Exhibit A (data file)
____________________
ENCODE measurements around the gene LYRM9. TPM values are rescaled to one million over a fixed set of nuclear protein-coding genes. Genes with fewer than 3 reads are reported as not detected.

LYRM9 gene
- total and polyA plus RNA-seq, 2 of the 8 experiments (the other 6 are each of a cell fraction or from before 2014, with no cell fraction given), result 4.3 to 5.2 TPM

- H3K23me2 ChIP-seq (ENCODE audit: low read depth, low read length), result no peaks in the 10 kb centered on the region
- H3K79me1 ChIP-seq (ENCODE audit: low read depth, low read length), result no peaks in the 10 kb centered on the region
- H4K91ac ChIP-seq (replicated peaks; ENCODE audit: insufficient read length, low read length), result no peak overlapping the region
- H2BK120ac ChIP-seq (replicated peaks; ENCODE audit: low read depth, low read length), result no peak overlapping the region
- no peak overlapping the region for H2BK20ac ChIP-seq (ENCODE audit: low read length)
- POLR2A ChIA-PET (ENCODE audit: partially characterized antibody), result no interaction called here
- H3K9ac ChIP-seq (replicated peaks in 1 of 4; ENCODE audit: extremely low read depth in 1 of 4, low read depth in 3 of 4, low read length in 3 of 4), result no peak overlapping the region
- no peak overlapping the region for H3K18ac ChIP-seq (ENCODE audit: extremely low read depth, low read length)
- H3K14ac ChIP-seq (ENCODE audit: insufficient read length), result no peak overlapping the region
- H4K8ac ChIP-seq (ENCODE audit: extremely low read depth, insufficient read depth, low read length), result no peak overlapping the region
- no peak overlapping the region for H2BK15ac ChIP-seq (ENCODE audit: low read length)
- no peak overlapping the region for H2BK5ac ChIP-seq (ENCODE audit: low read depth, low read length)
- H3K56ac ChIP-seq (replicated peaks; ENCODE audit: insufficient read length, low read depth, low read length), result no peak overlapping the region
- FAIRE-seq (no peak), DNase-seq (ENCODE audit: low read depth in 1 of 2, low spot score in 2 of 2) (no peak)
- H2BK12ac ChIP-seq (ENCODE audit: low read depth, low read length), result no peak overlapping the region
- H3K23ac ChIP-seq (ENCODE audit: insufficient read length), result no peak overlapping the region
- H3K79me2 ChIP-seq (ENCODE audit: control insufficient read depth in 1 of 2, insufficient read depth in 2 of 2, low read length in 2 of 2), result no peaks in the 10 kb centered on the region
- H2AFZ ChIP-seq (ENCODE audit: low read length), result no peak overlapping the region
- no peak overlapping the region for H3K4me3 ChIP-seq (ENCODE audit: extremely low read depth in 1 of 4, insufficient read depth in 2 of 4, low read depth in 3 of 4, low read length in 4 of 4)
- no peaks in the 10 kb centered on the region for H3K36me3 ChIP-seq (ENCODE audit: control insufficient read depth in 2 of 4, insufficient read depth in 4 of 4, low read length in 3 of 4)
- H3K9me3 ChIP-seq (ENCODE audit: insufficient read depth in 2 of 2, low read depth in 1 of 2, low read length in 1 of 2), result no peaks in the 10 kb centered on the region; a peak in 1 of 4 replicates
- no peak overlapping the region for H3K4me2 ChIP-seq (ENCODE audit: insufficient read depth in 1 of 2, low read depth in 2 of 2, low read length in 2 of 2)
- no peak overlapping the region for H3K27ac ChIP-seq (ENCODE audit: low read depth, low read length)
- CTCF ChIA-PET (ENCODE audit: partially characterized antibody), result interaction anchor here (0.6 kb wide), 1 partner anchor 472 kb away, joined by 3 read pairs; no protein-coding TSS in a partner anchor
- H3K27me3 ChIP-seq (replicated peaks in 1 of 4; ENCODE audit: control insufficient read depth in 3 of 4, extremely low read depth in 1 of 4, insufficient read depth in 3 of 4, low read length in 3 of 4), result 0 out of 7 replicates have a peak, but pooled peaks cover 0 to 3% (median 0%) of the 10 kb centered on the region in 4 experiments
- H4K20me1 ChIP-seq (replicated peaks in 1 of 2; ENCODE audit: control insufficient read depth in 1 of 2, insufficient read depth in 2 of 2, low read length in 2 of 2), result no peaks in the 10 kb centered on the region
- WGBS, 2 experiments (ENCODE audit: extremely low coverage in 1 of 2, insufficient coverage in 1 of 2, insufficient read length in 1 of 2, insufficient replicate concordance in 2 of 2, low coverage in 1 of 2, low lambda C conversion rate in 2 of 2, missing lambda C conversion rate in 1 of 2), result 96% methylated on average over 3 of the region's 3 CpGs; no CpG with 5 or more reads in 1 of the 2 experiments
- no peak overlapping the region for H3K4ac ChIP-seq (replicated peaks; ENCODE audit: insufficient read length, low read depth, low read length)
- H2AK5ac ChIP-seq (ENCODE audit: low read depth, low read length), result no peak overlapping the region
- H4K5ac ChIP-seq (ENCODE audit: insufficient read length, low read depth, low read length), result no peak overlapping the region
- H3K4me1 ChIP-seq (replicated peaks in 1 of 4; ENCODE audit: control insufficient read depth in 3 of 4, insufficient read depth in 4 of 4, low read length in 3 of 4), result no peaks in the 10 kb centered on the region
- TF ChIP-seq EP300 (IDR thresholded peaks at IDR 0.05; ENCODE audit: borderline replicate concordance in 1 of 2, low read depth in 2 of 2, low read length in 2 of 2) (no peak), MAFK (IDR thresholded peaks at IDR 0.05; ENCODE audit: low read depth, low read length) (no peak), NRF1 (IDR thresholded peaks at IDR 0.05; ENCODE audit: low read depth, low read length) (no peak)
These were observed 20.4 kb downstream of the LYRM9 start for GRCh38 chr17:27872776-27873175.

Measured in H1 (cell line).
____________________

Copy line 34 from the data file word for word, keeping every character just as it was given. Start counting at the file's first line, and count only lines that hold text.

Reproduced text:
- H3K4me1 ChIP-seq (replicated peaks in 1 of 4; ENCODE audit: control insufficient read depth in 3 of 4, insufficient read depth in 4 of 4, low read length in 3 of 4), result no peaks in the 10 kb centered on the region